Imagine a world in which this magazine never existed. In that version of existence, the chief resident at New York's biggest hospital is a homeopath, I'm selling aluminum siding and right now you're reading the Daily Racing Form.
This musing has been a very small exercise in what's called alternate history, or alt history, defined in its Wikipedia entry as “a genre of fiction consisting of stories that are set in worlds in which one or more historical events unfolds differently from how it did in reality.”
For example, in Michael Chabon's novel The Yiddish Policemen's Union, Alaska rather than Israel is home to millions of the world's Jews displaced by World War II. Tensions exist between the immigrants and the native Tlingit, but everyone likes salmon. In Quentin Tarantino's movie Inglourious Basterds, a special-forces team kills Hitler, who still couldn't make it as a painter. In Philip K. Dick's book The Man in the High Castle, the Axis powers have won World War II, and a character in the book is writing an alternate-history novel in which the Allies won the war. Philip K. Dick did things like that.
Of course, alt history contemplates themes other than World War II and its aftermath. Another popular scenario is the one in which the South wins the Civil War. In such an America, black men might be incarcerated at a rate seven times higher than that of white men, or a southerly-facing Congress could forbid academic scientists from advising the Environmental Protection Agency about their research. Ahem.
To this list of alt-history works, add the new novel Clash of Eagles, by Alan Smale. He's an astrophysicist at the nasa Goddard Space Flight Center in Maryland, but his book is on terra firma if a bit incognita. It contemplates a world in which the Roman Empire has continued chugging along, unfallen, into the early 13th century. Having made Scandinavia a vassal state, Rome has a navy of Norse longships. And in 1218 those ships carry to the eastern shore of North America the 33rd Legion, which commences to march west under its eagle standard.
The Roman invaders figure they are going to have an easy time with any locals, until they reach Cahokia, the major city of the Mississippian culture, site of some 120 minor earthen mounds and one absolutely enormous one, now known as Monk's mound. Yes, Cahokia really existed.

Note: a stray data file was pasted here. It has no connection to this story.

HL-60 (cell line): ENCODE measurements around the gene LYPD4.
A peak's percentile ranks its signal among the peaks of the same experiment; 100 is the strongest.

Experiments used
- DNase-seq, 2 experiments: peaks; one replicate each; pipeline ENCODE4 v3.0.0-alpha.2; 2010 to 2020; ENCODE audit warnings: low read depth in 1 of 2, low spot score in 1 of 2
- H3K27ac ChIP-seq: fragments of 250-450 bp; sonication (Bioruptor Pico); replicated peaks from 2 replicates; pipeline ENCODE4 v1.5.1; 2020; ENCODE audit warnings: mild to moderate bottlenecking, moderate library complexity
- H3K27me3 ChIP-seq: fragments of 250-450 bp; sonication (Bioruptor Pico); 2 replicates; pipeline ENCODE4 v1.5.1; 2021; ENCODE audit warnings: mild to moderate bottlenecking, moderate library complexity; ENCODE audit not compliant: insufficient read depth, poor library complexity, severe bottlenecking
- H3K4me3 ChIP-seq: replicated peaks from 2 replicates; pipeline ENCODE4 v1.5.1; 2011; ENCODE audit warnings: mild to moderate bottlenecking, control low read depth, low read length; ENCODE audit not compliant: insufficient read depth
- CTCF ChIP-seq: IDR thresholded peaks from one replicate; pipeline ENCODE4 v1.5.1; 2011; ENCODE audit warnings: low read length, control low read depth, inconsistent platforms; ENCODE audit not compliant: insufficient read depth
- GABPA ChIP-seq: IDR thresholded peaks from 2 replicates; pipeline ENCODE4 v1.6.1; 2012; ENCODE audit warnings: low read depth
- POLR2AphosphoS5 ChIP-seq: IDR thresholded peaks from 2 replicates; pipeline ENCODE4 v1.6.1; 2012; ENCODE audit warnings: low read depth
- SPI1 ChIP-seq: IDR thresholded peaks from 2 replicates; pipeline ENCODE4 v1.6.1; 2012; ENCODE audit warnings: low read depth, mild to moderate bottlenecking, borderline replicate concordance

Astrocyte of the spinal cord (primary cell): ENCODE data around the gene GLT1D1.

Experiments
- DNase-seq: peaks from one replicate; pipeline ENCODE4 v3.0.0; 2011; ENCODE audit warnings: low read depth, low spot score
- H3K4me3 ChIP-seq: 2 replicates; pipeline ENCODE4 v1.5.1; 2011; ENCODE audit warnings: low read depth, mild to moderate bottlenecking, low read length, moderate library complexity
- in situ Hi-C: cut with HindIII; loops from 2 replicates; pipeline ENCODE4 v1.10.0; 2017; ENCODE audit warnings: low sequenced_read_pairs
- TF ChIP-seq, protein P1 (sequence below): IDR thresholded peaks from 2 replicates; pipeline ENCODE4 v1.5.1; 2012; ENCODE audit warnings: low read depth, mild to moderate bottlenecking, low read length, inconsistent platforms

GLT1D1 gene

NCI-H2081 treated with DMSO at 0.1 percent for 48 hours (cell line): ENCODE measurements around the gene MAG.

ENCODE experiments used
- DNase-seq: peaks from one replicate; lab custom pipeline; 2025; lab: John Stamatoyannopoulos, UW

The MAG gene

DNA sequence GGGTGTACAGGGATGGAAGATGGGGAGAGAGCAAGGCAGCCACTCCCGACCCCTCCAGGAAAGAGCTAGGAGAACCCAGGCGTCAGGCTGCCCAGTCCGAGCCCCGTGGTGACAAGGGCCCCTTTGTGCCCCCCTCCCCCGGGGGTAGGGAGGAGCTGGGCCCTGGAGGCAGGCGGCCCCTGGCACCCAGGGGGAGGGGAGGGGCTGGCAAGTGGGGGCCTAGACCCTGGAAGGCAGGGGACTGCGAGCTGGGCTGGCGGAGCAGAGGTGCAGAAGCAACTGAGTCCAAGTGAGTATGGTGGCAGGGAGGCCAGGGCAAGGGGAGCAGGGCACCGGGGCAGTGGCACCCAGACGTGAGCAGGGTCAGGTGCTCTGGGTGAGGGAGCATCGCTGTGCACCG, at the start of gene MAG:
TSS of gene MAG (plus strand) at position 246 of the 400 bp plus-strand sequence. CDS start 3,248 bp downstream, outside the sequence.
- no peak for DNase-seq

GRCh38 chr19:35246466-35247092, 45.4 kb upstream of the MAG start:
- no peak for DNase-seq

“I used to go for family vacations at Hadrian's Wall when I was much younger,” Smale says. “So I've been interested in the Romans for a long, long time. More recently, I was reading Charles Mann's 1491, about the Americas before the Columbus voyage, and he has a large section on Cahokia, and I got fascinated with it.” As Scientific American's sister publication Nature recently noted in a report about evidence for a huge flood there some eight centuries ago, “Cahokia was a pretty big deal in the 1100s.”
To give them a fighting chance against a steel-bearing, combat-hardened legion, Smale's Cahokians have come up with a rather advanced technology for the time. (And here's your requisite spoiler alert.) His research alerted him to “the dominance of flying imagery in Mississippian art. It was clear that they had a birdman cult. And that really got me thinking about what is the point of having these big, tall mounds if you're not going to throw yourself off them. And so the Mississippian culture in the book has developed a form of flying. Essentially they have things made of wood and deer skin that are very much like hang gliders.”
With air power and incendiary devices, the Cahokians are, as Smale puts it, “able to give the Romans a run for their money.” And their raptor imagery versus the Roman standard provides the clash of eagles of the title.
The book is the first volume of a trilogy that will eventually take the reader farther west and south. The saga will presumably wrap up before Robert E. Lee accepts the surrender of William Tiberius Sherman in Atlanta.